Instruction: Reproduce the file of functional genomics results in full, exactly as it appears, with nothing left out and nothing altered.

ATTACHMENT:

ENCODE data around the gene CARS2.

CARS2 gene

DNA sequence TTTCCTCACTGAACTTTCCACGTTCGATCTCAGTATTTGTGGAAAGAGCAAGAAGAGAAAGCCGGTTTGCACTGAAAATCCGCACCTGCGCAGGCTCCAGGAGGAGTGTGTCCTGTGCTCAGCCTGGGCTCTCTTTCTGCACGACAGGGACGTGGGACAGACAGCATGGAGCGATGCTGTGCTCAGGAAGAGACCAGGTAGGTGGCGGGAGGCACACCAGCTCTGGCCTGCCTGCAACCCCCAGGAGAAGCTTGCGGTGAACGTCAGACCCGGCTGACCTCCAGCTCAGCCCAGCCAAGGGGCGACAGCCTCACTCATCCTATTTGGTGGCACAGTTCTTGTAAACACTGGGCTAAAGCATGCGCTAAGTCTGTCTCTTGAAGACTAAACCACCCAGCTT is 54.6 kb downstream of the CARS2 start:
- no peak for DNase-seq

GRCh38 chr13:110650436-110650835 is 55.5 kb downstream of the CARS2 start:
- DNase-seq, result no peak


ENCODE data around the gene CARS2.

CARS2 gene

DNA sequence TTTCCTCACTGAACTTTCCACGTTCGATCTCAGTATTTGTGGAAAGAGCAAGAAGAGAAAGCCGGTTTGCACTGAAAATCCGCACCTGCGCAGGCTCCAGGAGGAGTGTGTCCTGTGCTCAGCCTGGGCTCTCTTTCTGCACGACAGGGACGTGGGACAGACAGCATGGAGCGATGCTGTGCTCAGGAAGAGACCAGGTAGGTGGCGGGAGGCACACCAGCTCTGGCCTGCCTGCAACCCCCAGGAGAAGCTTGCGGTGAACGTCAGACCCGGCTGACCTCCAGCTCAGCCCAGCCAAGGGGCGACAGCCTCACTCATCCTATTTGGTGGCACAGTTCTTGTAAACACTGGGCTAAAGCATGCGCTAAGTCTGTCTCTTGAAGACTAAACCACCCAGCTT is 54.6 kb downstream of the CARS2 start:
- no peak for DNase-seq

GRCh38 chr13:110650436-110650835 is 55.5 kb downstream of the CARS2 start:
- DNase-seq, result no peak